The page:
University of Regina
The fallout from COVID-19 has been far reaching; there is no one or no thing that has escaped the impact of the pandemic. Everything from the quotidian to the extraordinary has had to adapt, modify, or simply stop in the face of this new landscape. Our taken-for-granted notions of how we navigate our realities has been interrupted and disrupted, bringing into focus the multitude of ideas and practices that have become so routine in our lives that they have receded into the background of our consciousness. Our journal, in education was unable to publish the spring 2020 issue because of the unforeseen impact on our day-to-day processes for producing an issue. Since March 2020 we have worked to adjust and revise our review process time lines, develop greater lead time for recruiting reviewers for submissions, and strengthen correspondence with authors and reviewers. Just like everyone else we have been trying to find ways to work through these new circumstances in thoughtful, supportive, and meaningful ways. As many have experienced, the pandemic days have not been easy nor without challenges that we could not have readily imagined prior to March 2020. The concomitant rise in the Black Lives Matter activism during the pandemic brought the world’s attention to the injustices and racism experienced by Indigenous, Black, and People of Colour (IBPOC). Just as the pandemic has shown us that the people and governments of the world need to act in coordination and cooperation to fight the spread of COVID-19, the people and their governments need to act with cooperation and conviction to address injustice, racism, and the ongoing effects of colonization.
This issue has come together during these unusual yet important times, giving us a collection of interesting and thoughtful research that should provoke the reader’s thinking. Darren E. Lund and Rae Ann Van Beers bring into focus the important role educators can/do play in supporting and guiding youth activist in order to foster cross generational growth. Jennifer Mitton, Lia Lewis and Savannah MacDonald share research from a qualitative study that repositions Grade 12 students in a rural maritime English Communications class as “Thinkers with Ideas to Share.” They achieve this work through utilizing the circle: having students sit in circle daily with the focus of communicating elevated expectations to students who historically have struggled academically. Alexander Davis takes up an examination of “Digital Citizenship in the Ontario” context pointing out that the Ministry of Education in the largest province in Canada does not provide a definitive idea around the notion of digital citizenship; instead, the Ministry offloads responsibility to school boards. Davis points out the lack of a cohesive conceptualization as a result, but still finds that across the 10 school boards he examined, all point to digital citizenship embracing some notion of “responsible and ethical technology use,” which he suggests influences their broader civic engagement. “Unleashing the Learners,” shares the findings of a qualitative study that delved into the wherewithal of makerspace facilitators in the Saskatchewan context. Marguerite Koole, Kerry Anderson, and Jay Wilson highlight the findings similarity to other studies, which point to the importance of “the value of productive failure, relinquishing control, and modes of support” in makerspace facilitation. Koole et al. also emphasize the need to support preservice and in-service teachers to become more confident and prepared makerspace facilitators. The piece “A Vision Towards Indigenous Education Sovereignty in Northwestern Ontario” takes on the long struggle for Indigenous education control, not just through the structures of schooling but more importantly through the curriculum. The authors, Melissa Oskineegissh and Leisa Desmoulins, worked with Indigenous educators and knowledge keepers in the northwestern Ontario region to delineate a vision for Indigenous education sovereignty through, “pedagogies grounded in the need for equitable education; Indigenous-led instruction for land-based teachings, traditional practices and languages; and, community-based accountabilities,” all of which are actions laid down in the Calls to Action from the Truth and Reconciliation Commission. Finally, in “Understanding Meaningful Exchanges: Mathematics Discourse Analysis and Complexity Thinking,” Evan Robinson brings to light the importance for teachers to attend to the emergent student centred discourses in elementary mathematics classrooms and focus on what impact the complex learning system has on the emerging classroom discourse.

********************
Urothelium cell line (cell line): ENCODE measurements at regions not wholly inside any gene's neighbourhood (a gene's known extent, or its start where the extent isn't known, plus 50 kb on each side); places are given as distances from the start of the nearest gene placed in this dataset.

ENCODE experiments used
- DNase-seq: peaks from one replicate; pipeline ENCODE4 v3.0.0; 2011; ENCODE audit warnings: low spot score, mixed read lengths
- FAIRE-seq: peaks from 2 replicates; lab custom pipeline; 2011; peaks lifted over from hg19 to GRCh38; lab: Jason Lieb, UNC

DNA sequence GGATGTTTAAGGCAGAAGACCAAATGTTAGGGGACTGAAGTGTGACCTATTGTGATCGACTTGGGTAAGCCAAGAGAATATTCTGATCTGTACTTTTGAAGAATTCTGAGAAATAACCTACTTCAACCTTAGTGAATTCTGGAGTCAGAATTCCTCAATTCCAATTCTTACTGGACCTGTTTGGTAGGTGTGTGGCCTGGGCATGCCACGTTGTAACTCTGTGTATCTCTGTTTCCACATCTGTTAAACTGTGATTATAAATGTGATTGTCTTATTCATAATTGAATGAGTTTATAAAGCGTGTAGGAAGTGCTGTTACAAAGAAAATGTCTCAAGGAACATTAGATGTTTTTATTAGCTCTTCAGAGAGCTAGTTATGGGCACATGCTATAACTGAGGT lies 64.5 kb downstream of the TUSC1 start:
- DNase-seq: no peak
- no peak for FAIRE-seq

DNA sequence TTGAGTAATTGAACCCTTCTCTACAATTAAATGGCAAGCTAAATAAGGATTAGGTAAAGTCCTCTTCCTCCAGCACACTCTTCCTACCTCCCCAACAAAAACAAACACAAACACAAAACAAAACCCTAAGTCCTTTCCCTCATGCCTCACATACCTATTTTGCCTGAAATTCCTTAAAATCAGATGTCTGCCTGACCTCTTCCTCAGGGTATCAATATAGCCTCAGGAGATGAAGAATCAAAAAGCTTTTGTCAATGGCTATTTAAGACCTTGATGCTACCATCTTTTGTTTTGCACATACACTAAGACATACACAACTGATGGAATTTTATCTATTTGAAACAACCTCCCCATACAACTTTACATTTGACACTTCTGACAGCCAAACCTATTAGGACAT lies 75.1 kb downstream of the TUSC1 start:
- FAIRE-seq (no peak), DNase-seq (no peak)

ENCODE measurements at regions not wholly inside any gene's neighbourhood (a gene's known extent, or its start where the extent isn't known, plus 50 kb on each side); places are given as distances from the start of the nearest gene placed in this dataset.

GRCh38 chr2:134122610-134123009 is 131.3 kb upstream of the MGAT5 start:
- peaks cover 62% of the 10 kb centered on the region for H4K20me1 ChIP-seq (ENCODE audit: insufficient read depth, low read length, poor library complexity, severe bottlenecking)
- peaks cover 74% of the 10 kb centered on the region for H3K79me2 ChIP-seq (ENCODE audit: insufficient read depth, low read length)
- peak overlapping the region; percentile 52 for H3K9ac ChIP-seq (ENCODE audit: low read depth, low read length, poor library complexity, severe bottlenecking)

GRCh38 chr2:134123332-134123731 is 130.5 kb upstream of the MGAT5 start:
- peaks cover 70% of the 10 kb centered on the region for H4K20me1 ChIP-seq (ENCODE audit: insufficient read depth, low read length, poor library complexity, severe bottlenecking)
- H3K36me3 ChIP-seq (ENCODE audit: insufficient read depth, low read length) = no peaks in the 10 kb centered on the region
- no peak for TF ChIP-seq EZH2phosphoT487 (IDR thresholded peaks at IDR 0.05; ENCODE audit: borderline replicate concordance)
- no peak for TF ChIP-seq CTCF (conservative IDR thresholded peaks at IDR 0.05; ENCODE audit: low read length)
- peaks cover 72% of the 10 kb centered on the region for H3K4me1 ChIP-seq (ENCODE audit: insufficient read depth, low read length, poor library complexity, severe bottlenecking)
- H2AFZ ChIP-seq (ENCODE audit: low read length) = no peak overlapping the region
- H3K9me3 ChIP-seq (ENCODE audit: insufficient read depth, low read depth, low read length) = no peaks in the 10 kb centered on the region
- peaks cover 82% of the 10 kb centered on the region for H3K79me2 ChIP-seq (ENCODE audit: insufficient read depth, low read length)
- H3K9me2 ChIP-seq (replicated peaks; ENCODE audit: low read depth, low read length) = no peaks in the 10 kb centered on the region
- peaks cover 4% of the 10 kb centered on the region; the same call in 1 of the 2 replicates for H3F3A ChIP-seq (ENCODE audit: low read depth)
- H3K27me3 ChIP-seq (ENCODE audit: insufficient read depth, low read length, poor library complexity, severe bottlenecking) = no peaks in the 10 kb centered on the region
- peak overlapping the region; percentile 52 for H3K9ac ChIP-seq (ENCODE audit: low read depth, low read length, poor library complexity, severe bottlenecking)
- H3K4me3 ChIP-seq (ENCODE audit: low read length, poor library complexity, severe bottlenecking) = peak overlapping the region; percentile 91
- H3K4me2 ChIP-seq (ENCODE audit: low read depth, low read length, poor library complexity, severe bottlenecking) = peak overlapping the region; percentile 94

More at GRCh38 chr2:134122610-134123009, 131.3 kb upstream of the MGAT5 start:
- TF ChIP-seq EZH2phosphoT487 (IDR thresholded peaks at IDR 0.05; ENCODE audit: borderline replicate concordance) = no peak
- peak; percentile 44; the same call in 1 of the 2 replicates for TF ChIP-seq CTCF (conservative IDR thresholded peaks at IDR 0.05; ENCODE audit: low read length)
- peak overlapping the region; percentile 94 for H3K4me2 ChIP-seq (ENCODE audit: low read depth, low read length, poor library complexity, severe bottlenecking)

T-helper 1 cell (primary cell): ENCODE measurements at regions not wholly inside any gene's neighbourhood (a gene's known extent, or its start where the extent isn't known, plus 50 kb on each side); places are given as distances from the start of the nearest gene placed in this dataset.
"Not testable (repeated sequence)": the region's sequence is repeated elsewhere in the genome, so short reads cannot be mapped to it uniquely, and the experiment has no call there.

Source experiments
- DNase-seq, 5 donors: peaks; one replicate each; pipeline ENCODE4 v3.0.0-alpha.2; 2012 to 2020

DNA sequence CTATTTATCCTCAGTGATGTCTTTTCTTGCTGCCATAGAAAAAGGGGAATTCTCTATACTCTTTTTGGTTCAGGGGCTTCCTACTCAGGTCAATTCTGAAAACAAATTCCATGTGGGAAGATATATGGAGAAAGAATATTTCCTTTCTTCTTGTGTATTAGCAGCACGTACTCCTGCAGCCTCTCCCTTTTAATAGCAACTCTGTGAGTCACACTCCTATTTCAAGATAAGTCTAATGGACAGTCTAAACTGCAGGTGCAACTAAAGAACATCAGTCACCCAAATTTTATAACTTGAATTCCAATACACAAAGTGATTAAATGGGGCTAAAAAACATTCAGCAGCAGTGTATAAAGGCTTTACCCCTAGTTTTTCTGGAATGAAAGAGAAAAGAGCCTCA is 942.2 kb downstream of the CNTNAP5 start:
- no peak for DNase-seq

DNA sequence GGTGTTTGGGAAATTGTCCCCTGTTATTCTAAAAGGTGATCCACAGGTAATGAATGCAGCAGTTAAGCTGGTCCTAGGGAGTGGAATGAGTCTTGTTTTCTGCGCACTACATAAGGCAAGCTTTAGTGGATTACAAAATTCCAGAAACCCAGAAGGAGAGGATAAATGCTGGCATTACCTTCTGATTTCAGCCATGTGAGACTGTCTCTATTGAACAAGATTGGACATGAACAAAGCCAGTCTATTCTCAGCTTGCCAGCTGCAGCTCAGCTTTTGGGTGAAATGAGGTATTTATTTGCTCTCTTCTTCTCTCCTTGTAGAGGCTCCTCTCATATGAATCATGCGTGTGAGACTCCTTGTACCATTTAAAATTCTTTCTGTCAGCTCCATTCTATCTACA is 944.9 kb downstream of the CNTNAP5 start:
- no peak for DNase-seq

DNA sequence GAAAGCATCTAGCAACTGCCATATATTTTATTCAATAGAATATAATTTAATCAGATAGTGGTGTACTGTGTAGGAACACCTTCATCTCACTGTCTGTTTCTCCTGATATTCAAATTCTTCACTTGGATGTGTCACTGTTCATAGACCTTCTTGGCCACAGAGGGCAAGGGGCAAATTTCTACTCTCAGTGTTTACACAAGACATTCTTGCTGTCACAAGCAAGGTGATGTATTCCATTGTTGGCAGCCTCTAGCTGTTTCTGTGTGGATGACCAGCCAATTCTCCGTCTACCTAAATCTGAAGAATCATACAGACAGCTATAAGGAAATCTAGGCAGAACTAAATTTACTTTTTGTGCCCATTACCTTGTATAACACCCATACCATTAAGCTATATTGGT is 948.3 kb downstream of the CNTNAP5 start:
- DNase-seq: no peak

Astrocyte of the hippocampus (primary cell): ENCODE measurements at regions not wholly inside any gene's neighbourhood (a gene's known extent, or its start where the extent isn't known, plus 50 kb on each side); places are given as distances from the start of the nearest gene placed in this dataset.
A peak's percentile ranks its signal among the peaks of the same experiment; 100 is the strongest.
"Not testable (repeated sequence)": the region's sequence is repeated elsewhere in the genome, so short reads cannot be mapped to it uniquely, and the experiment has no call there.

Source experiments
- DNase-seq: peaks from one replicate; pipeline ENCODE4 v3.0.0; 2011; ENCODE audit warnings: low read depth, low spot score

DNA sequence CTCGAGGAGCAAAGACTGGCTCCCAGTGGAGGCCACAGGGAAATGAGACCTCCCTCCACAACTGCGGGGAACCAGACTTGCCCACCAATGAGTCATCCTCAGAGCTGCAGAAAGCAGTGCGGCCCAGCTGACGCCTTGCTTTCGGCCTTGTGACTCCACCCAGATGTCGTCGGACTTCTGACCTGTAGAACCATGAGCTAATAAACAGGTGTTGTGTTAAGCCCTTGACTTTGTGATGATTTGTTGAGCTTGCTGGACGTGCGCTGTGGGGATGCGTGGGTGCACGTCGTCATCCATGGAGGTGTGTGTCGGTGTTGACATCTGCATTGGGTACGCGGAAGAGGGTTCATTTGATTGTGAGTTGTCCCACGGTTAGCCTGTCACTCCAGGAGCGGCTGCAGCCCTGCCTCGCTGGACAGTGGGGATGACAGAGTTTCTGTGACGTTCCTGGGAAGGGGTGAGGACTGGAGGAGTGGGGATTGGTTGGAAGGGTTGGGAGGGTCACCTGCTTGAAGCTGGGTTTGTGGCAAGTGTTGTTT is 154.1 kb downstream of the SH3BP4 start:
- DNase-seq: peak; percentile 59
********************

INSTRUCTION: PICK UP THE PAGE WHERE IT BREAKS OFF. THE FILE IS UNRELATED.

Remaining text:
Although the pandemic has been pervasive in its reach and impact, the human spirit has risen in many ways to meet the challenges presented. People have modified and adapted behaviours and actions to try and contain the spread of the virus, while the world has come together to develop a vaccine. Is there more we can do? Most certainly there is, such as ensuring that all people of the world have access to the new vaccines and that people continue to practice behaviours that diminish the spread of the virus. But the events of this past nine months have demonstrated the possibilities of humans to come together to change attitudes, behaviours, and act in just and humane ways. Like many people around the world we at in education are hopeful for what we may do in 2021. Take care and keep well.